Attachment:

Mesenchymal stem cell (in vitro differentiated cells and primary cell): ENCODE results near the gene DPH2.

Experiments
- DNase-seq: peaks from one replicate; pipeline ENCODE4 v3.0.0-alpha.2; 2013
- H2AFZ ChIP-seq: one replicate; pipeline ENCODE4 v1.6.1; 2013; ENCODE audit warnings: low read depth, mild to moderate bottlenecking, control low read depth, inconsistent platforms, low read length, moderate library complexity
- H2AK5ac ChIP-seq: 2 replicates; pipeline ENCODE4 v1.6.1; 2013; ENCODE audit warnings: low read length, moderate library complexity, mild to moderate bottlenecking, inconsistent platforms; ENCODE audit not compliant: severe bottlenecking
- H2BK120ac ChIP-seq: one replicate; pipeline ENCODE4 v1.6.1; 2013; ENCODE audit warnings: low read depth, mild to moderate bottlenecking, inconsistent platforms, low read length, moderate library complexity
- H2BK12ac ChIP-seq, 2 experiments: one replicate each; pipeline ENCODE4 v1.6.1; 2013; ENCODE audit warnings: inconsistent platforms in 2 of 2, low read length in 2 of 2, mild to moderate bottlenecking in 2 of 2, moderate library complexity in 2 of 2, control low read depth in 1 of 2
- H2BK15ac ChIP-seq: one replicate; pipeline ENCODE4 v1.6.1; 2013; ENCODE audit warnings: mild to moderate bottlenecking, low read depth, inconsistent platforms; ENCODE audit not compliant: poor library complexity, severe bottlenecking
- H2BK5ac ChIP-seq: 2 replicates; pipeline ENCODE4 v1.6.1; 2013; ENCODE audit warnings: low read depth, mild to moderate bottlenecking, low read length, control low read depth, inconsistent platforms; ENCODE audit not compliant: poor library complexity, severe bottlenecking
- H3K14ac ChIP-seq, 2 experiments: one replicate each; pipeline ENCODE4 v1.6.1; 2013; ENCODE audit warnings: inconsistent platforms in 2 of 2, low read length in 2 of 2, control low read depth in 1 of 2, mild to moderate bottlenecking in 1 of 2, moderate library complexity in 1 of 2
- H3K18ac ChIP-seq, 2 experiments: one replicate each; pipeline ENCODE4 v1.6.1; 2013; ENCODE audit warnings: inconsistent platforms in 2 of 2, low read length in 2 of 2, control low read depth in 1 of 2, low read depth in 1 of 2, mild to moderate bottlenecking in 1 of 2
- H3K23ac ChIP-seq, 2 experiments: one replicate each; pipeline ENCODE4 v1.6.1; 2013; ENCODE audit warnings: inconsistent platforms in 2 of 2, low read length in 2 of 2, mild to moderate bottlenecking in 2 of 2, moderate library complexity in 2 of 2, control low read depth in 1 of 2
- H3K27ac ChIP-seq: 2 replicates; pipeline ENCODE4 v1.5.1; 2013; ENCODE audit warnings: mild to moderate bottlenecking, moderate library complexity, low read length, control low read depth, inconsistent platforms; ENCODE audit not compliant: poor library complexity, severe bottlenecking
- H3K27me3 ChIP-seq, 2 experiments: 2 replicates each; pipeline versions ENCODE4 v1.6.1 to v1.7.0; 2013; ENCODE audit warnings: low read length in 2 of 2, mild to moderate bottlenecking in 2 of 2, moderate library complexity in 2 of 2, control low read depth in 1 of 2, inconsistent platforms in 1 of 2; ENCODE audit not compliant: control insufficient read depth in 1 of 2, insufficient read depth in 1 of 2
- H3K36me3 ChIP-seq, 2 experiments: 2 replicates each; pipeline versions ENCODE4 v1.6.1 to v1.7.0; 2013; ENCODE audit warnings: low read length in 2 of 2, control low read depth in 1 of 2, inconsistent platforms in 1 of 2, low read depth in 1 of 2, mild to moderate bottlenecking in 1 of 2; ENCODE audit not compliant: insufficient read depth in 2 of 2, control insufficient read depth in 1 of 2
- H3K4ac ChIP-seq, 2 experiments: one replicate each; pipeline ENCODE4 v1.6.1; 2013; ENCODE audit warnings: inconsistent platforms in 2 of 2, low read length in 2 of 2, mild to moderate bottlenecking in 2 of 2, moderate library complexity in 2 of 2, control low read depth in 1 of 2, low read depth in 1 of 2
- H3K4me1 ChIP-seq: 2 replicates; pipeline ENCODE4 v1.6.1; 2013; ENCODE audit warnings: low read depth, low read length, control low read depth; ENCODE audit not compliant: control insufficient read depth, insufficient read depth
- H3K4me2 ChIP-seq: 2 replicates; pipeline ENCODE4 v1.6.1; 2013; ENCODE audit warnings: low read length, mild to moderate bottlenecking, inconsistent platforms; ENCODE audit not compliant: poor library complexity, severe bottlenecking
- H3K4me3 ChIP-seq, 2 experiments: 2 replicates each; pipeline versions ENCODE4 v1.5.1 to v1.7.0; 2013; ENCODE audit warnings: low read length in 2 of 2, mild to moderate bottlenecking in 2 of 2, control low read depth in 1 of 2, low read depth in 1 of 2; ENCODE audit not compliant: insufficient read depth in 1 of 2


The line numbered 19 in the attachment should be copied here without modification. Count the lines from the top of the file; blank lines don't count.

- H3K4me3 ChIP-seq, 2 experiments: 2 replicates each; pipeline versions ENCODE4 v1.5.1 to v1.7.0; 2013; ENCODE audit warnings: low read length in 2 of 2, mild to moderate bottlenecking in 2 of 2, control low read depth in 1 of 2, low read depth in 1 of 2; ENCODE audit not compliant: insufficient read depth in 1 of 2